Title: Daughter of Smoke and Bone
Series: Daughter of Smoke and Bone (Book 1)
Author: Laini Taylor
Genre: YA, fantasy, angels, demons
Format: Hardcover, 417 pages
Publication Date: July 3, 2012
Published By: Little Brown and Company
Source: Received from publisher
Synopsis from Goodreads
Around the world, black handprints are appearing on doorways, scorched there by winged strangers who have crept through a slit in the sky.
In a dark and dusty shop, a devil's supply of human teeth grows dangerously low.
And in the tangled lanes of Prague, a young art student is about to be caught up in a brutal otherwordly war.
Meet Karou. She fills her sketchbooks with monsters that may or may not be real; she's prone to disappearing on mysterious "errands"; she speaks many languages—not all of them human; and her bright blue hair actually grows out of her head that color. Who is she? That is the question that haunts her, and she's about to find out.
When one of the strangers—beautiful, haunted Akiva—fixes his fire-colored eyes on her in an alley in Marrakesh, the result is blood and starlight, secrets unveiled, and a star-crossed love whose roots drink deep of a violent past. But will Karou live to regret learning the truth about herself?
The Daughter of Smoke and Bone is a beautifully written, yet haunting tale of a girl raised by monsters, in a world where so many secrets are kept about things right in front of you, and behind locked doors.
The girl, Karou, is a very intriguing young woman who is an art student and has a love of oddly colored hair, tattoos, and making interesting wishes. I like that she is not afraid to stand up for herself (and a kick a little ass) but it's also nice to see that's she is not perfect, and has made bad dating choices in her life (because hey, haven't we all?). This makes her a very realistic teenage girl character, and I found it so enjoyable readying about her and her friend Zuzana.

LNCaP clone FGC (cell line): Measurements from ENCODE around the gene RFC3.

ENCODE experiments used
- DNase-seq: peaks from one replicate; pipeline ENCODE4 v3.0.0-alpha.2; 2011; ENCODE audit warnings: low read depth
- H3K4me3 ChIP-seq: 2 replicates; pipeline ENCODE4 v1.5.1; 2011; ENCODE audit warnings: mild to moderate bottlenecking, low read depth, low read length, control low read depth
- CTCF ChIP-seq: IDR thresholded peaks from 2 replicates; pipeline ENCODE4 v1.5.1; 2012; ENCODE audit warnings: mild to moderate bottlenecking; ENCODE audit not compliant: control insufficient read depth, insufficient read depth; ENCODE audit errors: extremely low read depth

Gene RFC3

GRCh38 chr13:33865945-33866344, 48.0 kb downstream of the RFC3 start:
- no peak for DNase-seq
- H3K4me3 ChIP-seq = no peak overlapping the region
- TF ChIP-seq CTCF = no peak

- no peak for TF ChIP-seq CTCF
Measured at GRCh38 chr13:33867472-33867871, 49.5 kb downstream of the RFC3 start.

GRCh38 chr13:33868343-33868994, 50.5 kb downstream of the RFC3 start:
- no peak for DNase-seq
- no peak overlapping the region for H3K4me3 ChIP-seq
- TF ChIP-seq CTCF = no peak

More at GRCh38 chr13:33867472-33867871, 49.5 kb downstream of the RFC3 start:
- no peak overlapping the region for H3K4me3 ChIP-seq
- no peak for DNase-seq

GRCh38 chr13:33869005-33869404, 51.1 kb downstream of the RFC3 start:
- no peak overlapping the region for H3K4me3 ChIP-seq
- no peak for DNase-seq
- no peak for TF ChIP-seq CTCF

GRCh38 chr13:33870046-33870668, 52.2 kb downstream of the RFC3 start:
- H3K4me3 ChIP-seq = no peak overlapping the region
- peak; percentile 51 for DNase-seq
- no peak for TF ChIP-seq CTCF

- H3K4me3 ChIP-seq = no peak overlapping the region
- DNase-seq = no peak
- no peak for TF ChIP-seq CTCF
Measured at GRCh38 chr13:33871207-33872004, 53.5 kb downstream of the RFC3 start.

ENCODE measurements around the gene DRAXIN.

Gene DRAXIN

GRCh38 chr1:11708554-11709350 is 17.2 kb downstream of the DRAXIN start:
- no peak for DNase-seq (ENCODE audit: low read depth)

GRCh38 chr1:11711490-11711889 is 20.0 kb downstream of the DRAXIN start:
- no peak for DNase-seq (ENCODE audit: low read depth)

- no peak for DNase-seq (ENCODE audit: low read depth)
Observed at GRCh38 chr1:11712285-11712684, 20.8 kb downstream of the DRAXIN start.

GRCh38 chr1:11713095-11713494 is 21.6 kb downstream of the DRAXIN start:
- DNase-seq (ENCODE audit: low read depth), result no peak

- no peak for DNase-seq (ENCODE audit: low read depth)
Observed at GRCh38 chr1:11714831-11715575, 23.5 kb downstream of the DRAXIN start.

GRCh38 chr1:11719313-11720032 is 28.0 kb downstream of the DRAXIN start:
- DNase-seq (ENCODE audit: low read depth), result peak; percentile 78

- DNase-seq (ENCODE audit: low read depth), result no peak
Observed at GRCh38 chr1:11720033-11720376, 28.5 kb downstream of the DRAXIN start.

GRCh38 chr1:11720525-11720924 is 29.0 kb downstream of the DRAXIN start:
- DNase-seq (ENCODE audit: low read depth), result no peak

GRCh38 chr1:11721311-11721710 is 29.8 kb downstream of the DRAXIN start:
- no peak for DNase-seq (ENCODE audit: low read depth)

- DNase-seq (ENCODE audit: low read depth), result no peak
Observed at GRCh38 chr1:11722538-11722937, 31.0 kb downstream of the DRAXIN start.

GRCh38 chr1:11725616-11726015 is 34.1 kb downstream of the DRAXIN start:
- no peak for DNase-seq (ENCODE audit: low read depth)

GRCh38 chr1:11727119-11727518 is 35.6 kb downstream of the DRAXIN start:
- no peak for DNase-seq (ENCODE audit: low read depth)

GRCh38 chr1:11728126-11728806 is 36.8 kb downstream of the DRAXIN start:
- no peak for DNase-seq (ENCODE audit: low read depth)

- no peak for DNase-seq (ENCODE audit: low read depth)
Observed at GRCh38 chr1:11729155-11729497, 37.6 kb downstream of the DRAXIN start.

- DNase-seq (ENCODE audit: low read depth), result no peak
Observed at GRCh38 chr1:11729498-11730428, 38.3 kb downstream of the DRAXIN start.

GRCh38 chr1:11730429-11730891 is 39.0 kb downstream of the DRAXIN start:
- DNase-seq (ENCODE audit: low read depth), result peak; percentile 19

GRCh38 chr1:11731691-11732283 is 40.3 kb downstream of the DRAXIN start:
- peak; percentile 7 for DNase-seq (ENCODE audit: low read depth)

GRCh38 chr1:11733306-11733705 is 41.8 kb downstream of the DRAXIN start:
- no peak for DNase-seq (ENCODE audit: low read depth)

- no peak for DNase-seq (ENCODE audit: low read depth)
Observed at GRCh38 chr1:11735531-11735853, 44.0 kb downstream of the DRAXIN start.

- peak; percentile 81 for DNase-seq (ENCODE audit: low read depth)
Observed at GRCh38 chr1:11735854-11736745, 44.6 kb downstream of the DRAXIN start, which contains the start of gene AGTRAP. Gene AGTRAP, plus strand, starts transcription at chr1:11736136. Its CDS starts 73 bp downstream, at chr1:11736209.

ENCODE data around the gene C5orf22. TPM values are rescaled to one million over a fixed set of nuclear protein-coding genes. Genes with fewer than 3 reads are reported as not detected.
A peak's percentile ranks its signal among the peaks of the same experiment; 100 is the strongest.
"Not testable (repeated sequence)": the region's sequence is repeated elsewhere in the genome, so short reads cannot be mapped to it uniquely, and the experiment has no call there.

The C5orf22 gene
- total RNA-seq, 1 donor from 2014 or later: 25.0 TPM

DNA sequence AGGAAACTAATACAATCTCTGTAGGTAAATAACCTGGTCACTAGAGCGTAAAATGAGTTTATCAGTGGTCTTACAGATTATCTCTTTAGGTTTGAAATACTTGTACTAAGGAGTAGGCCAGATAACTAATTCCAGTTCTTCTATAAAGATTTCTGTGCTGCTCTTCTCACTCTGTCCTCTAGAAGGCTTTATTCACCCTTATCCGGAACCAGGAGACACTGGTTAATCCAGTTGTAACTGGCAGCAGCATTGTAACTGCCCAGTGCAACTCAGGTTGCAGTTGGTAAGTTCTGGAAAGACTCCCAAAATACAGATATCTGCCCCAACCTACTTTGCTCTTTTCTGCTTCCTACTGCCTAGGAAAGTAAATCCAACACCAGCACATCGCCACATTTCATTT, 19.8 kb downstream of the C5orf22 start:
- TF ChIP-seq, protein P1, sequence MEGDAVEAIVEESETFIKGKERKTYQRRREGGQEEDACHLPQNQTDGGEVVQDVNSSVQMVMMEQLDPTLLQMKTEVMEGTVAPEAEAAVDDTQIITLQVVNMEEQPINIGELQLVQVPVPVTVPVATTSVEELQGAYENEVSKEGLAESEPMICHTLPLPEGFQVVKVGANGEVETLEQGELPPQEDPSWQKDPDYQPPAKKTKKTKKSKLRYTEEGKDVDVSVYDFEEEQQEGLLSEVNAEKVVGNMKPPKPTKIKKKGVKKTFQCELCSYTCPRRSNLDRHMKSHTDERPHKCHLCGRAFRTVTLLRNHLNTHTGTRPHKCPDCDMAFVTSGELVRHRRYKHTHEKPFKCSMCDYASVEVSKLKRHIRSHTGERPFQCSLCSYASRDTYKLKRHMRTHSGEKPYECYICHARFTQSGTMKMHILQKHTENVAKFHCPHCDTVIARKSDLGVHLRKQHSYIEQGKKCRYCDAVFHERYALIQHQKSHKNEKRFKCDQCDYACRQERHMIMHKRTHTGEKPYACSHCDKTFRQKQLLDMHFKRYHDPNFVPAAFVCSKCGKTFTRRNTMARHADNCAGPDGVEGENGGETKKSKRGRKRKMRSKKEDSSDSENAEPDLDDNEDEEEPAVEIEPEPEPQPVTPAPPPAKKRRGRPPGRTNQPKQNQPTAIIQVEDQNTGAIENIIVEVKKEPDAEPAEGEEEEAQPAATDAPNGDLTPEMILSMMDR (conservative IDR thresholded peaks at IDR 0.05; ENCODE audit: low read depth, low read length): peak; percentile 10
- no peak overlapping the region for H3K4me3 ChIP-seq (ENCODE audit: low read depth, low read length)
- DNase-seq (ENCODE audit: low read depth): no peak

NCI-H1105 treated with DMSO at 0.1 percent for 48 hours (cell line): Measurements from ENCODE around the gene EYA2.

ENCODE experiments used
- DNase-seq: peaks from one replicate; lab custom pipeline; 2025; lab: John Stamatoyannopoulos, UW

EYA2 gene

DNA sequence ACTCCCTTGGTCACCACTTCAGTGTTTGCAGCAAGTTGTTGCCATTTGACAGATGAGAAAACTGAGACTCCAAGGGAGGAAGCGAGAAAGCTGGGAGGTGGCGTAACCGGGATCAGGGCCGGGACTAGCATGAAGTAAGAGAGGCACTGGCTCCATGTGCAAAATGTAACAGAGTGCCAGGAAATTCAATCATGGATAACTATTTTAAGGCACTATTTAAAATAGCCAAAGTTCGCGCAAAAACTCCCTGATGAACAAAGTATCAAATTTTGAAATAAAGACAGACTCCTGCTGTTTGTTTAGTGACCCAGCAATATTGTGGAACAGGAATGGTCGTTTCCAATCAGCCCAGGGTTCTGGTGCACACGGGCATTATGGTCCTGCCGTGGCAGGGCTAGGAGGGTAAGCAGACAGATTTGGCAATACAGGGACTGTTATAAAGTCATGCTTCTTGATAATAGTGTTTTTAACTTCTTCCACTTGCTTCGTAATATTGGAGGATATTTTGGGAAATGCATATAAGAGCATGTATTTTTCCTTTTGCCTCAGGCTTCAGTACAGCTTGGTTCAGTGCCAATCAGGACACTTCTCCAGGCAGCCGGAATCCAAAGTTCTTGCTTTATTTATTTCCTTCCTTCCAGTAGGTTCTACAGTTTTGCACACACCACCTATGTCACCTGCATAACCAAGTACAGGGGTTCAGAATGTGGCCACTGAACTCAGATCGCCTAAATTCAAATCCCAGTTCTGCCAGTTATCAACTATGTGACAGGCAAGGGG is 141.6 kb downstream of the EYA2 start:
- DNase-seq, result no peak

I think one of the ironic, and best parts of this book, is the fact that the monsters themselves (the ones who raised Karou) don't seem all that "monsterly". The are kind, caring and compassionate as you would expect (or hope) a family to be toward their child. They do have to keep secrets from Karou often, but that is to protect her from the dangers of their world.
“It is a condition of monsters that they do not perceive themselves as such. The dragon, you know, hunkered in the village devouring maidens, heard the townsfolk cry 'Monster!' and looked behind him.”The settings in this story are amazing! I mean Prague! Oh yes please! And that little place they are always eating at, that has the coffins and skeletons everywhere? That is totally my type of place. Can I tell you I secretly want to be Karou right now! Eat at cool places, take art classes in Prague, change may hair color and tattoos with a single wish, step through a door that takes me to the opposite side of the world...but I digress...
There wasn't much I didn't like about this book, especially the first act let's call it. It had a somewhat tense, yet romantic, Romeo and Juliet type feel, made even more vibrant by the beautiful flow of the author's lyrical writing. A real love for an ages, a perfect definition of a love that knows no boundaries, not even time.
“Your soul sings to mine. My soul is yours, and it always will be, in any world. No matter what happens. I need you to remember that I love you.”
And of course...the end... Typical cliffhanger of DOOM! Not amused...November...where are you? I guess I will have to wait for Days of Blood and Starlight!